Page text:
But just because going in-store is the easiest route doesn’t mean it’s ideal. In fact, 43 percent said seeing a phone in-person is the least important factor when purchasing or upgrading.

Telco customers Customer Experience in store or phone

That makes sense, considering the devices are so pervasive — it’s just as easy to look at online specs or try out a friend’s handset. Nonetheless, big smartphone brands — like iPhone — seem to push those in-store experiences on consumers. This provides a great opening for telco providers to sell directly to their subscribers.

Streamlining the Purchase Experience Is a Competitive Advantage

Telco companies have a huge opportunity by digitizing the telesales purchasing experience and reducing paperwork. The amount of paperwork, as well as printing and scanning forms, together represented the top frustrations of more than 25 percent of the survey group.

Having to go in-store was the top frustration of an additional 19 percent. That means the top frustration of nearly half the people might be solved by an improved purchase experience.

Paperwork is harming CX

Live Agent Phone Calls Are Telco’s Secret Weapon

There’s an upside to consumer frustration — it signals an opportunity for brands to win over some phone buyers — and to sell them more than just their new device. The potential may lie in the phone call. Survey results show that a phone call was preferred by 42 percent of respondents. With all the discussion around in-store or brick-and-mortar, a large segment of consumers just want to pick up the phone and talk with someone.

customers prefer phone

Phone Calls Offer the Upsell Opportunity Telcos Need

Telcos increasingly want to enhance client packages with insurance and attractive financing plans. These are additional sources of revenue for companies, but during an online or in-person transaction, it’s easy for a busy consumer to just buy the phone and leave.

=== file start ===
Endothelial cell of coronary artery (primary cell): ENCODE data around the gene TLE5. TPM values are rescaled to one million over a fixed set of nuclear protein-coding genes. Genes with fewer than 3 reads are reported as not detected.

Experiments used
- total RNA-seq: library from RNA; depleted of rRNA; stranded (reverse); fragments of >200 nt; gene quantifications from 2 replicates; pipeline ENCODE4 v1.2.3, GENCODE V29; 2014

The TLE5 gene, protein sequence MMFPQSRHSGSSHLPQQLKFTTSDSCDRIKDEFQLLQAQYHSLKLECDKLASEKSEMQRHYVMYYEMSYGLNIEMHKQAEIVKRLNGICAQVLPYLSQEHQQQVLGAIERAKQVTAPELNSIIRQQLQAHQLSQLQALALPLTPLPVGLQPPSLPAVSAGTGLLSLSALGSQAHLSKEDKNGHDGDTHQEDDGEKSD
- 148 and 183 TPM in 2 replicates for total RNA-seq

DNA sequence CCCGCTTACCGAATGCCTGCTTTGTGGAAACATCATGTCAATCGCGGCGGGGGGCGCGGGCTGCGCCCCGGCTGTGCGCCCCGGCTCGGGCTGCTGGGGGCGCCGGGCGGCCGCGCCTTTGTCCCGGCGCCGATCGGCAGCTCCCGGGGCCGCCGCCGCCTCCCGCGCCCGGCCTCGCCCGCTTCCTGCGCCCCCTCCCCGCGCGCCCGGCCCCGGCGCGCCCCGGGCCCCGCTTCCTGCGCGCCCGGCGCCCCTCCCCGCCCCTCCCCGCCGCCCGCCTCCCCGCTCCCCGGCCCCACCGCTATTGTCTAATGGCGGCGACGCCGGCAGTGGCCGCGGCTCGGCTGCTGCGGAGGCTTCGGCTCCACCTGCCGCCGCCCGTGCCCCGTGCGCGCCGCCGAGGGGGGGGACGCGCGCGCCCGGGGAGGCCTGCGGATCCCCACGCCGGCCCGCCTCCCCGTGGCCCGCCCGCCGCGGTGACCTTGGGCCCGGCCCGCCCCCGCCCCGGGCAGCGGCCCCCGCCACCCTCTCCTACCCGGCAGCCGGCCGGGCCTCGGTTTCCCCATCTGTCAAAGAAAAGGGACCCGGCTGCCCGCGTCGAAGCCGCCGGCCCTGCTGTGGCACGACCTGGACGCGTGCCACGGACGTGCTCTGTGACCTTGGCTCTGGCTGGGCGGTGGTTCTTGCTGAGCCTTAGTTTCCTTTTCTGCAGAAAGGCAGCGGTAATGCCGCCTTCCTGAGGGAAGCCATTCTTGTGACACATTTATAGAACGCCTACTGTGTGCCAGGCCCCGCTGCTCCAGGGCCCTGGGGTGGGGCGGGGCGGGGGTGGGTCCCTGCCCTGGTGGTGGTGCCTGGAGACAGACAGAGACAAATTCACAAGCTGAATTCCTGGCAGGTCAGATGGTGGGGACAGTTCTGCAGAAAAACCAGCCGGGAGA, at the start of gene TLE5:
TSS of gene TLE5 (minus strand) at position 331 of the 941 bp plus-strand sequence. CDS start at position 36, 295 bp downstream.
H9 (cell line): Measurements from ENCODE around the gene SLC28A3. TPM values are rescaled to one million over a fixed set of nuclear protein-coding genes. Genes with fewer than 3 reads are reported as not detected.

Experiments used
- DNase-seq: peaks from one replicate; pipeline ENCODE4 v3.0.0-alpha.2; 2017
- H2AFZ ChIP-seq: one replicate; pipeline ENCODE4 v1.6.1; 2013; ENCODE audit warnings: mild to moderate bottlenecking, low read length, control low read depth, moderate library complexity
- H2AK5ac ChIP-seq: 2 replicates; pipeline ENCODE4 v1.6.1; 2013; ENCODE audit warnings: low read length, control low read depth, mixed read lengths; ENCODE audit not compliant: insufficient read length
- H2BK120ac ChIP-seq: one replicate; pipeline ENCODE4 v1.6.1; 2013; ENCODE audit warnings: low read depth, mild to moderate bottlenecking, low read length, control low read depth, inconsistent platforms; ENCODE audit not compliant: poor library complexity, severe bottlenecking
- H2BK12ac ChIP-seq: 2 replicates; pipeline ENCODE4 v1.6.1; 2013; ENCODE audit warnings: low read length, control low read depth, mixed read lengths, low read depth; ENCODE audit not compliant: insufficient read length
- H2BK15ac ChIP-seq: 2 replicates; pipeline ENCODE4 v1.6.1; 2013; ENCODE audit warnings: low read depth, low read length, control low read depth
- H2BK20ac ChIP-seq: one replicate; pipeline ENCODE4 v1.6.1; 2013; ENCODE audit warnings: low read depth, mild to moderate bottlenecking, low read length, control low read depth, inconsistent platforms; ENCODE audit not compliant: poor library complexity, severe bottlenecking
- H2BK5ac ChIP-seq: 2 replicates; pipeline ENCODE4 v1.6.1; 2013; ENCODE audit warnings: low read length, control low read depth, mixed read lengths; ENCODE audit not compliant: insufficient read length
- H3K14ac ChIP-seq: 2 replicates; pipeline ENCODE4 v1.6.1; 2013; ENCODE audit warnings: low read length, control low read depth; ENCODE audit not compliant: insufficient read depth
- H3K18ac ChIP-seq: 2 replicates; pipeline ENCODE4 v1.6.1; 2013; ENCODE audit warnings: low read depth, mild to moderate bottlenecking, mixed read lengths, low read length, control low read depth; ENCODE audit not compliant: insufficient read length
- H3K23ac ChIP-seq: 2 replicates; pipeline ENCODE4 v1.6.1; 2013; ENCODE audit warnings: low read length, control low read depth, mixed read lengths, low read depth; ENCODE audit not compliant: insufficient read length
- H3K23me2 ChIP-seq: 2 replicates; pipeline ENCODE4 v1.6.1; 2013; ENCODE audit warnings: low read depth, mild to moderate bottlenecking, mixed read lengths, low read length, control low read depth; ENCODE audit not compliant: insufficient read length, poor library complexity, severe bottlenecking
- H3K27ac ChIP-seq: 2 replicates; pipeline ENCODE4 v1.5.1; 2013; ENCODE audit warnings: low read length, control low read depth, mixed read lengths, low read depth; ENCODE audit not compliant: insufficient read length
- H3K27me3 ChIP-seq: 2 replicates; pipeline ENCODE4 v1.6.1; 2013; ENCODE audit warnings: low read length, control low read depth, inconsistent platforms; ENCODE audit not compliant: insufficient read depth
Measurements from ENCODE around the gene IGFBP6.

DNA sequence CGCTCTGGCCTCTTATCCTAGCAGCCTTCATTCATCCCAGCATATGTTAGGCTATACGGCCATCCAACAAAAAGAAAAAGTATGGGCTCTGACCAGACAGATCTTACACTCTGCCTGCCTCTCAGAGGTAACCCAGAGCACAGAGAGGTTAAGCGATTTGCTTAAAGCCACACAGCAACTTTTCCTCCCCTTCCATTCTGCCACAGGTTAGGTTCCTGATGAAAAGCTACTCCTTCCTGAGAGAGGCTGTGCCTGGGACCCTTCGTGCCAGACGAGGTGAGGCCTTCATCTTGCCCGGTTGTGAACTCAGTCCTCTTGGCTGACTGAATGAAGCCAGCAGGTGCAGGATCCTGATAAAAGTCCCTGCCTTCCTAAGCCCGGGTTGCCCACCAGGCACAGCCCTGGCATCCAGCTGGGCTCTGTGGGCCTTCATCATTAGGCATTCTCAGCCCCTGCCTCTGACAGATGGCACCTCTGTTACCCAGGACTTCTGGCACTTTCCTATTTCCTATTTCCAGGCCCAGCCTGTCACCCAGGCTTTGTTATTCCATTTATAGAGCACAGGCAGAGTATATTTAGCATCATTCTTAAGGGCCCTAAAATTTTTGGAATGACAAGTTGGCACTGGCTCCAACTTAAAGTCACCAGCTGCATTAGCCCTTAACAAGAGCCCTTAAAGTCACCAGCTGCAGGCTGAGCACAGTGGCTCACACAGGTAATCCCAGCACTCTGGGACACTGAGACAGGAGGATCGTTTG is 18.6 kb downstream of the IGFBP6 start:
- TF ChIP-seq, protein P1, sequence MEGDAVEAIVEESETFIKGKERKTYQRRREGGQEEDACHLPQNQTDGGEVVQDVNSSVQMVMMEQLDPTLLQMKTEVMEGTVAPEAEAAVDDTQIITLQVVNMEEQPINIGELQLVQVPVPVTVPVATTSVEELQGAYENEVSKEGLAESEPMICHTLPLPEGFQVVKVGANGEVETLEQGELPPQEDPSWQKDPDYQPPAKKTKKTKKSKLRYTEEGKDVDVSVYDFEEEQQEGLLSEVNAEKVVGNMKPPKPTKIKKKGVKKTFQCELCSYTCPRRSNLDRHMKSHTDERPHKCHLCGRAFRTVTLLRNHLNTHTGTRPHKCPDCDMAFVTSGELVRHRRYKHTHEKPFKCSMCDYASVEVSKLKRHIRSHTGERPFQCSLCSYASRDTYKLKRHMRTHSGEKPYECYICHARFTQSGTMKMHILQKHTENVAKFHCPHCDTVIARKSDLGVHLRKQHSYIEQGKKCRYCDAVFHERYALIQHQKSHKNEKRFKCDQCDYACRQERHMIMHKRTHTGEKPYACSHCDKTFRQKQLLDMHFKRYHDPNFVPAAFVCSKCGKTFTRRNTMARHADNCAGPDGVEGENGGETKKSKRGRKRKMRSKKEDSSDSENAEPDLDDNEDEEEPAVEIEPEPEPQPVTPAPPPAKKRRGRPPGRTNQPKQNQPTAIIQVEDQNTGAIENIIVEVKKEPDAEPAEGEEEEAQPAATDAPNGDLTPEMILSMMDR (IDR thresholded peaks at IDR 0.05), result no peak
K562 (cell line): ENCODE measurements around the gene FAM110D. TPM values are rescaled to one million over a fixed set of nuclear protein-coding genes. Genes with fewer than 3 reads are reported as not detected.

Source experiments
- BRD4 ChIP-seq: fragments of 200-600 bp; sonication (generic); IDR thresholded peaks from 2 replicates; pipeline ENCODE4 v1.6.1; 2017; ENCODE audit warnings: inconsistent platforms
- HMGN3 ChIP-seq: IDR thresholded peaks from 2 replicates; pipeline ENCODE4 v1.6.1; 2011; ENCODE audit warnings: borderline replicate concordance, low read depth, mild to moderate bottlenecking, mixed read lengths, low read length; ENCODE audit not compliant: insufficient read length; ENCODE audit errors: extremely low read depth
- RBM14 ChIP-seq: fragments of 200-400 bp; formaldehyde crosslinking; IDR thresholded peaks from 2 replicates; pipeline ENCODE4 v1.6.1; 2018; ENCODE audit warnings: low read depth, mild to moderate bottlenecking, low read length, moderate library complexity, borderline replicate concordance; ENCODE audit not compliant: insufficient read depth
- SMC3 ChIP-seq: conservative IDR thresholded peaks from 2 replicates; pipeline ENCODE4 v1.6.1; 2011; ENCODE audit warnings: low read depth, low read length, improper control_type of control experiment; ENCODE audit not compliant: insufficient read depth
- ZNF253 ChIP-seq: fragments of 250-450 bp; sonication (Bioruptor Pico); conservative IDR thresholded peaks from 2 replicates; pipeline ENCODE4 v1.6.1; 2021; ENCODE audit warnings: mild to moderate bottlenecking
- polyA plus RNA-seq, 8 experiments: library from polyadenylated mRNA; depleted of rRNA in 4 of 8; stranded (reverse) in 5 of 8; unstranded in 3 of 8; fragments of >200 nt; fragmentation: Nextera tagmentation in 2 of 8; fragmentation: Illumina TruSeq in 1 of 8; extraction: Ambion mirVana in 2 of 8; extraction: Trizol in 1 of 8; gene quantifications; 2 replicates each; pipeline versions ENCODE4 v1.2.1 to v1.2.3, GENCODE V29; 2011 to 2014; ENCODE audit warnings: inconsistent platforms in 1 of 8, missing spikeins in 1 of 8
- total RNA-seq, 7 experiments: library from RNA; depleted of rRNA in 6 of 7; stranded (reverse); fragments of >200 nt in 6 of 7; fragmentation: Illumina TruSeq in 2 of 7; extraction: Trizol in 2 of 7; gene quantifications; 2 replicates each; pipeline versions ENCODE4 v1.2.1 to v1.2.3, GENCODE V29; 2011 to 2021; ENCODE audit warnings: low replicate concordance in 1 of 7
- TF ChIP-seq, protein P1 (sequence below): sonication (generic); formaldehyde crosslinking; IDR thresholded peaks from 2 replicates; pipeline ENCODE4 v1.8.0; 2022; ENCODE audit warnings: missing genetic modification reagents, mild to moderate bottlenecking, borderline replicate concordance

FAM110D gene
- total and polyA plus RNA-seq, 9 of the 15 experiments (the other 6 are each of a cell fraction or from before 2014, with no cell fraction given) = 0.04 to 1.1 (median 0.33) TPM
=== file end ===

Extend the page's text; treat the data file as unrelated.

During a phone call with a live agent, it’s easier for brands to talk through the potential upsells, as well as describe the benefits of service plans and options for renewal.

This is a way to increase average revenue per user (ARPU), and our survey showed that companies so far are falling short. More than 58 percent in our survey had bought insurance, warranties, or had a financing plan on their phone. However, only 54 percent of those said it was easy to understand and buy.

So there’s clearly room for improvement — to make the initial upsell easy for the consumer, and to improve customer comprehension and satisfaction.

Millennials Are Ready to Buy

One particular target market ripe for the upsell — and improved convenience in buying a new phone — is millennials. Fifty-three percent plan to buy or upgrade this season, with 35 percent eyeing the Samsung Galaxy. They are also ready to depart their current plan, or that of their parents, in order to get an improved experience. More than half would switch in order to get a great mobile or online experience.

In-store is the easiest option, according to this key demographic. But buying over the phone is considered the most difficult for 45 percent. That’s because of the burden of paperwork. This paper burden is the top frustration of millennials who are planning to spend money on a new smartphone.

Potential to Reach New Users and Increase ARPU This Holiday Season

Lightico’s survey shows telcos can compete across channels. They can reduce customer frustration and increase satisfaction by simplifying and digitizing the process. At the same time, companies can upsell lucrative plans and accessories that lead to a greater average revenue per user.

telesales conversion rates

New call-to-action